A Commonwealth conference to strengthen small states’ access to disaster finance and help build their resilience against external shocks, has started in Samoa today.
The conference comes on the back of the Commonwealth’s first research conference on small states, which focused on disaster risk reduction.
The Commonwealth and Government of Samoa are jointly hosting the fifth Global Biennial Conference on Small States (GBCSS) in Apia. It brings together senior officials from 23 Commonwealth countries as well as regional and international development partners.
Opening the conference, Hon Sili Epa Tuioti, Samoa’s Minister of Finance, said: “The conference allows us all as small states to reflect on important disaster risk reduction concerns, including an opportunity to take stock of progress towards some of the important frameworks we are party to, namely the SAMOA Pathway and the Sendai Framework for Disaster Risk Reduction.
“We all represent small states that are vulnerable to the negative impacts of climate change and natural disasters. Disaster risk management, as you well know, is a development and sustainable development issue for all our governments. Ensuring adequate financing to effectively address the negative impacts of climate change and disasters is necessary.”
Thirty-one of the world’s 39 small states are Commonwealth countries and all have populations of 1.5 million or less. Tools developed and tested to help Commonwealth small states recover from disasters, can be copied and applied in similar states elsewhere.
Commonwealth Secretary-General Patricia Scotland thanked the Government of Samoa via video-address for being the first country in the Pacific to host the GBCSS.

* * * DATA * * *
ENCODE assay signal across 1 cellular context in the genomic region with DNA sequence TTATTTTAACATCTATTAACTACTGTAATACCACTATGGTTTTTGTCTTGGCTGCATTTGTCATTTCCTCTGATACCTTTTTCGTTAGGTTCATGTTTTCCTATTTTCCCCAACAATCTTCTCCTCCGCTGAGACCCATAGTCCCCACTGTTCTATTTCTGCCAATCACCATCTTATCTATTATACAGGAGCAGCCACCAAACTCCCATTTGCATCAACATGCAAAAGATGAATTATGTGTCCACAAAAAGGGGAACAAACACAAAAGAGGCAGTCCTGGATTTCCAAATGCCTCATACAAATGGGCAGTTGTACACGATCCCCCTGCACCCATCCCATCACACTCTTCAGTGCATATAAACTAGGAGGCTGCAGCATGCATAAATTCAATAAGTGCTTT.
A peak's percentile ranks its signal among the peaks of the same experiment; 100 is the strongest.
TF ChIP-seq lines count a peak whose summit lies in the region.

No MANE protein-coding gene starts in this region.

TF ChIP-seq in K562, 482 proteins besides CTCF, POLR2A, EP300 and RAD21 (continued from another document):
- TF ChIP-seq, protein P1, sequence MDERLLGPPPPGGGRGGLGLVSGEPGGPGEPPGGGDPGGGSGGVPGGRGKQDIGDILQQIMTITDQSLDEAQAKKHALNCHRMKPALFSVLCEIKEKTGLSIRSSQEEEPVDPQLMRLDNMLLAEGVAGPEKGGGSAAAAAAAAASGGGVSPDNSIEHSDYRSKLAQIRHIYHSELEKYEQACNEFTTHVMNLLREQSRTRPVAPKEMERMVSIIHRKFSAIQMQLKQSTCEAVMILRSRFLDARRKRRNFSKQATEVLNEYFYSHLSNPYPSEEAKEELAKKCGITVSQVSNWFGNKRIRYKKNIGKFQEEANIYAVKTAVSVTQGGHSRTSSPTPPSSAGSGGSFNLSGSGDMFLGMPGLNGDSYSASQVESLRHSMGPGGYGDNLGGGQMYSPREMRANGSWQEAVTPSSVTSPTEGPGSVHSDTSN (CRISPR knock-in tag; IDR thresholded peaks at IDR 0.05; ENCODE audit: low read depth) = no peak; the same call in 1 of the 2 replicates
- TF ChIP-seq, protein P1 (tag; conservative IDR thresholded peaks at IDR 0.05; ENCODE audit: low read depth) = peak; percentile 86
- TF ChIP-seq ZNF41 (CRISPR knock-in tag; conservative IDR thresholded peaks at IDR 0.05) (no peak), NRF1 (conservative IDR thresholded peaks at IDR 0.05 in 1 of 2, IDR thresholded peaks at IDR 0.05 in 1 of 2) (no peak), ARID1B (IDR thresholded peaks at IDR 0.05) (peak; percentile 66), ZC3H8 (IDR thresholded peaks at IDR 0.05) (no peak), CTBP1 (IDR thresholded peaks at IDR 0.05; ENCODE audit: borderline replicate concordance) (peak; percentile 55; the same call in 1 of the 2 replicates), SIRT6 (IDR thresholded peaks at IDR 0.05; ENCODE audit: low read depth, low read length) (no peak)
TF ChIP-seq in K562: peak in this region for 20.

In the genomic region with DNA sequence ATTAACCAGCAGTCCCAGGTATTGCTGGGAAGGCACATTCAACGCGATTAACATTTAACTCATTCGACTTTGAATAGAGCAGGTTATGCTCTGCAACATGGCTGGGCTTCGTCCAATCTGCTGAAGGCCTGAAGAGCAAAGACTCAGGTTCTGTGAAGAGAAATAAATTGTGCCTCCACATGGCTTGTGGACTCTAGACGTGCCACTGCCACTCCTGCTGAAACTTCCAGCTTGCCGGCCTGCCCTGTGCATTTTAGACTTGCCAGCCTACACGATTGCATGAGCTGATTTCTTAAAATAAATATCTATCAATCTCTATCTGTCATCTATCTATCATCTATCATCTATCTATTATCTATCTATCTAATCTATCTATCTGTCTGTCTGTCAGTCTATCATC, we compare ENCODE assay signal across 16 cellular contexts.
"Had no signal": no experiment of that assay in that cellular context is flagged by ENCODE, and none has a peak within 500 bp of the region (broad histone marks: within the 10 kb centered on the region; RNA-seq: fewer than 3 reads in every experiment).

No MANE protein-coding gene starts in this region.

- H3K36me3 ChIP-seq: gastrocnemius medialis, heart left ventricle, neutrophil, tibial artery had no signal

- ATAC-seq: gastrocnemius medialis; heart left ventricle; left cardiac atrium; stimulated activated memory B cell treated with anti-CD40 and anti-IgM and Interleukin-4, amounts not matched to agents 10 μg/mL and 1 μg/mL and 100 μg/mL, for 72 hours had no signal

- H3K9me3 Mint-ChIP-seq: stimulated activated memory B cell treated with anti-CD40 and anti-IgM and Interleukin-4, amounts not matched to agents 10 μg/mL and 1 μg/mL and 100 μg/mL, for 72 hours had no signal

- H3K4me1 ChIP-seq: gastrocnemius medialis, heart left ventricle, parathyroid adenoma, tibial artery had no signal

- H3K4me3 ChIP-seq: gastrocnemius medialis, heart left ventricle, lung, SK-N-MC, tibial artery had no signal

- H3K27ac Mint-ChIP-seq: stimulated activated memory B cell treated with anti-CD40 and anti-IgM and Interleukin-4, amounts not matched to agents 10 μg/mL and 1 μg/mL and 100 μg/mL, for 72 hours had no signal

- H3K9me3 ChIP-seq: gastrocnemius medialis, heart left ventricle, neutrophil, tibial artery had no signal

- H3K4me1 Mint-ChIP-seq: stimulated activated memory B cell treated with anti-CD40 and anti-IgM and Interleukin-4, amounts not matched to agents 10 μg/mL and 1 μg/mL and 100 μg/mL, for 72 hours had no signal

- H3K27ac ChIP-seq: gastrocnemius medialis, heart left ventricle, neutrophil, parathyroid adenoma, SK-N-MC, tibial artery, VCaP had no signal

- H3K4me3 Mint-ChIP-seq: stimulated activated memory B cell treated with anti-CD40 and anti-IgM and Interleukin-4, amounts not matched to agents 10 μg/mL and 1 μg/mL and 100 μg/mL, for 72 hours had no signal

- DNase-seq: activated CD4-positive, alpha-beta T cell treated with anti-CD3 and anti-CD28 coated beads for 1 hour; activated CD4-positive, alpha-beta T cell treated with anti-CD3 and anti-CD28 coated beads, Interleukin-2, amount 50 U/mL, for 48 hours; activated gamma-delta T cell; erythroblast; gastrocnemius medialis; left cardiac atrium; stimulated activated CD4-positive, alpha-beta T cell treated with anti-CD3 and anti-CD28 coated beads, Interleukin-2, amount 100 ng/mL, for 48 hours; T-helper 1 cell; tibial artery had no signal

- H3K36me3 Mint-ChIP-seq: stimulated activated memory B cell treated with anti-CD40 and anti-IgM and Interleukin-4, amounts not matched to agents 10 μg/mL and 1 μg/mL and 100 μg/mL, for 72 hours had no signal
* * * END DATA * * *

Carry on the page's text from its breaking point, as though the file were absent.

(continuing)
She said: “Given the number of small states in the region – both Commonwealth and non-Commonwealth – it is a particularly fitting location for the conference, and so I offer my warmest appreciation to the Government of Samoa for generously hosting this important gathering.
“Your concerted efforts on behalf of the countries and development partners you represent, together with our holistic and integrated Commonwealth approach, offer prospects for real breakthroughs.”
The Secretary-General stressed that “working together we can transform the ways in which the special needs of smaller and more vulnerable states are supported”.
Working together under the theme ‘Building Resilience Through Disaster Risk Reduction’, delegates will improve their understanding of how prone small states are to disasters and how best they can recover.
The conference started with a two-day training session on mobilising disaster finance and managing disaster risk, delivered jointly by the Commonwealth and the World Bank, following which the conference will create a space for development partners, academia, the private sector and other non-state actors to present their innovative disaster risk reduction solutions to policy-makers and other key stakeholders in small states.
The conference will also provide delegates with a better understanding of available financing options which they can unlock through tailored disaster risk policies.
The findings of the conference will guide the Commonwealth’s interventions at the UN Global Platform on Disaster Risk Reduction in Geneva in May.